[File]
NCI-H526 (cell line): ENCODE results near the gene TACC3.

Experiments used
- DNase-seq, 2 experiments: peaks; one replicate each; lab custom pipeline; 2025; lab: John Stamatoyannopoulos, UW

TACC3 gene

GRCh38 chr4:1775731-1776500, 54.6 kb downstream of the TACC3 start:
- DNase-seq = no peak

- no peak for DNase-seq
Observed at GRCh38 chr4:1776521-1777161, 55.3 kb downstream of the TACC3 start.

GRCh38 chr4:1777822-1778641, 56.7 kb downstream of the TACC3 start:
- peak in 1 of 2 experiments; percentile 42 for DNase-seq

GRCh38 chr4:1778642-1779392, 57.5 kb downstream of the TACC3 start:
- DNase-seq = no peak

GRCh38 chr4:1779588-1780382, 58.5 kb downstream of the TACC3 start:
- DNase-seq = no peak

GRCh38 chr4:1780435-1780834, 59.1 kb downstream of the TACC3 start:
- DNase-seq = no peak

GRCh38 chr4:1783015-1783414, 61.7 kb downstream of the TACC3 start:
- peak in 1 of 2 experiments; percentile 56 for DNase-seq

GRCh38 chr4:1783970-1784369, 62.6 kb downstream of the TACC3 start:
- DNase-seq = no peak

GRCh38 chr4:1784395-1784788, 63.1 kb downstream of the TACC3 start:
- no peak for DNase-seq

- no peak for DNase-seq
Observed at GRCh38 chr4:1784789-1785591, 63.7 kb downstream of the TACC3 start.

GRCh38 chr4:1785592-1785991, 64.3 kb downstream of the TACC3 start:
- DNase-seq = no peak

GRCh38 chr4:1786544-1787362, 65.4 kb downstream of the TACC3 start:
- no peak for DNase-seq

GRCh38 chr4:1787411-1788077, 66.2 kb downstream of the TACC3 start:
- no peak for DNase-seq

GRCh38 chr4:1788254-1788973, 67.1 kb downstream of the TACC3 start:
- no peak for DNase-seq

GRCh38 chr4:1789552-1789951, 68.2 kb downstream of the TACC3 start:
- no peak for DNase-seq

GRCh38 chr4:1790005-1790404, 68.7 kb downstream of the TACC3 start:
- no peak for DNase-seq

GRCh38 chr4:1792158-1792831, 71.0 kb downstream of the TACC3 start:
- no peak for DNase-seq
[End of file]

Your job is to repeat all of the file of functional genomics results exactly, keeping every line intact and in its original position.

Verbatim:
NCI-H526 (cell line): ENCODE results near the gene TACC3.

Experiments used
- DNase-seq, 2 experiments: peaks; one replicate each; lab custom pipeline; 2025; lab: John Stamatoyannopoulos, UW

TACC3 gene

GRCh38 chr4:1775731-1776500, 54.6 kb downstream of the TACC3 start:
- DNase-seq = no peak

- no peak for DNase-seq
Observed at GRCh38 chr4:1776521-1777161, 55.3 kb downstream of the TACC3 start.

GRCh38 chr4:1777822-1778641, 56.7 kb downstream of the TACC3 start:
- peak in 1 of 2 experiments; percentile 42 for DNase-seq

GRCh38 chr4:1778642-1779392, 57.5 kb downstream of the TACC3 start:
- DNase-seq = no peak

GRCh38 chr4:1779588-1780382, 58.5 kb downstream of the TACC3 start:
- DNase-seq = no peak

GRCh38 chr4:1780435-1780834, 59.1 kb downstream of the TACC3 start:
- DNase-seq = no peak

GRCh38 chr4:1783015-1783414, 61.7 kb downstream of the TACC3 start:
- peak in 1 of 2 experiments; percentile 56 for DNase-seq

GRCh38 chr4:1783970-1784369, 62.6 kb downstream of the TACC3 start:
- DNase-seq = no peak

GRCh38 chr4:1784395-1784788, 63.1 kb downstream of the TACC3 start:
- no peak for DNase-seq

- no peak for DNase-seq
Observed at GRCh38 chr4:1784789-1785591, 63.7 kb downstream of the TACC3 start.

GRCh38 chr4:1785592-1785991, 64.3 kb downstream of the TACC3 start:
- DNase-seq = no peak

GRCh38 chr4:1786544-1787362, 65.4 kb downstream of the TACC3 start:
- no peak for DNase-seq

GRCh38 chr4:1787411-1788077, 66.2 kb downstream of the TACC3 start:
- no peak for DNase-seq

GRCh38 chr4:1788254-1788973, 67.1 kb downstream of the TACC3 start:
- no peak for DNase-seq

GRCh38 chr4:1789552-1789951, 68.2 kb downstream of the TACC3 start:
- no peak for DNase-seq

GRCh38 chr4:1790005-1790404, 68.7 kb downstream of the TACC3 start:
- no peak for DNase-seq

GRCh38 chr4:1792158-1792831, 71.0 kb downstream of the TACC3 start:
- no peak for DNase-seq